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Ramjanmabhoomi, Ayodhya



Ramjanmabhoomi, Ayodhya


Mandir Nirman Karyashala, Ramghat Chauraha, Near Manas Bhawan,Ayodhya

Shri Ram Janmabhoomi in Ayodhya has unique significance in Hinduism as the birthplace of Lord Rama, one of the most revered incarnations of Lord Vishnu. This incarnation of Lord Rama was the eighth incarnation of Lord Vishnu. This holy place is considered to be the place where Lord Rama incarnated with his wife Sita and brother Lakshman in Treta Yuga. The significance of Shri Ram Janmabhoomi is deeply rooted in the epic Ramayana, where the life and teachings of Lord Rama serve as a symbol of dharma (righteousness), devotion, and moral integrity. The temple complex, which also includes the Ram Janmabhoomi temple, is a symbol of reverence and devotion for millions of Hindus. For centuries, devotees have been making pilgrimages to Ayodhya to offer prayers at the birthplace, seeking blessings for spiritual growth, divine guidance, and strength to maintain dharma in their lives. This temple is a testament to the enduring love and faith of the Hindu community, which culminated in the construction of a grand temple dedicated to Lord Rama.

Mythological History:

Ramjanmabhoomi is the holy place where Lord Vishnu was born as the seventh incarnation of Lord Shri Ram Ji. The sacred text Ramayana states that the birthplace of Rama is on the banks of the Saryu River in the city of Ayodhya. There is a temple dedicated to Lord Rama at the Ram Janmabhoomi. There are around 6,000 temples in the city of Ayodhya however, it is believed that the shrines located in the Ram Janmabhoomi complex of Ramkotham are considered to be the most sacred.

According to religious texts, King Vikramaditya established a grand temple at this place in 100 BC. The temple was first destroyed by Mir Baqi, the commander of Babur, the first Mughal ruler who came to India in the 15th century. The temple was demolished and a mosque was built at this place.

Rama was a historical figure, they date his birth to 1000 BC. However, archaeological excavations at Ayodhya have not revealed any settlement before that date. As a result, several other locations have been suggested as the birthplace of Ram. A group of armed Hindu monks occupied the Babri Masjid site and claimed ownership of the structure. Subsequently, the civil administration stepped in and in 1855 divided the mosque complex into two parts: one for Hindus, and the other for Muslims.

In 1883, Hindus began an effort to build a temple on the platform. When the administration did not allow them to do so, they took the case to court. In 1885, Hindu Sub Judge Pandit Hari Kishan Singh dismissed the case. Subsequently, the higher courts also dismissed the suit in favor of the status quo in 1886. In December 1949, some Hindus placed idols of Ram and Sita in the mosque and claimed that they had miraculously appeared there. As thousands of Hindu devotees started visiting the place, the government declared the mosque a disputed area and closed its gates. Subsequently, several suits were filed on behalf of Hindus, seeking permission to convert the site into a place of worship.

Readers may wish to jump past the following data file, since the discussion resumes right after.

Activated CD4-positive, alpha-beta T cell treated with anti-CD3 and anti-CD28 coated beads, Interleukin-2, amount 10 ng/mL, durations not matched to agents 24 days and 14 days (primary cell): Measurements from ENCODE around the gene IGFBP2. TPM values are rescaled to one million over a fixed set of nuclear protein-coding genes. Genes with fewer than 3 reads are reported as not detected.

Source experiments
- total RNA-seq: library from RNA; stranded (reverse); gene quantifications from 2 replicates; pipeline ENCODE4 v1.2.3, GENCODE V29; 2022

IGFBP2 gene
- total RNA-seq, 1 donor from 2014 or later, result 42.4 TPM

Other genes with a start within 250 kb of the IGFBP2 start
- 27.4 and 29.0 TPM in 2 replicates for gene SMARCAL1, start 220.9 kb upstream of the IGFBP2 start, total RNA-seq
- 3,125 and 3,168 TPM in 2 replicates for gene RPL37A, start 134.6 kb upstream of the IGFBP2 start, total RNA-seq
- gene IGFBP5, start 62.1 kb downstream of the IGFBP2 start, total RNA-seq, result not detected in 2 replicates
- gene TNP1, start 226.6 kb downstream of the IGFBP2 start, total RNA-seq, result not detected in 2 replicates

In the 1980s, the Vishwa Hindu Parishad (VHP) and other Hindu nationalist groups and political parties launched a campaign for the construction of a Ram Janmabhoomi temple ("Ram Janmasthan Temple") at the site. In 1985, the Rajiv Gandhi government allowed Hindus access to the site for prayers. On 6 December 1992, Hindu nationalists demolished the mosque, resulting in communal riots that killed more than 2,000 people.

In 2003, the Archaeological Survey of India (ASI) excavated the site on court orders. The ASI report indicated the presence of a 10th-century North Indian-style temple beneath the mosqueMuslim groups and the historians who support them disputed these findings and dismissed them as politically motivated. However, the Allahabad High Court upheld the ASI's findings. The excavations conducted by the ASI were extensively used by the court as evidence that the preceding structure was a massive Hindu religious building.

In 2009, the Bharatiya Janata Party (BJP) released its election manifesto, reiterating its promise to build a Ram temple at that site.

In 2010, the Allahabad High Court ruled that the 2.77 acres (1.12 ha) disputed land would be divided into 3 parts, with 1 ⁄ 3 given to Ram Lalla or the infant Lord Ram, represented by the Hindu Mahasabha, for the construction of a Ram temple. Will go., 1⁄3 is going to the Muslim Sunni Waqf Board and the remaining 1⁄3 is going to the Hindu religious sect Nirmohi Akhara. All three parties appealed to the Supreme Court against the division of the disputed land.

Final Decision About Ram-Janm Bhumi:

A five-judge bench of the Supreme Court heard the ownership dispute cases from August to October 2019. On 9 November 2019, the Supreme Court ordered the land to be handed over to a trust to build a Hindu temple. It also ordered the government to give alternative 5 acres of land to the Sunni Waqf Board to build the mosque. On 5 February 2020, a trust known as Shri Ram Janmabhoomi Teerth Kshetra was created by the Government of India.

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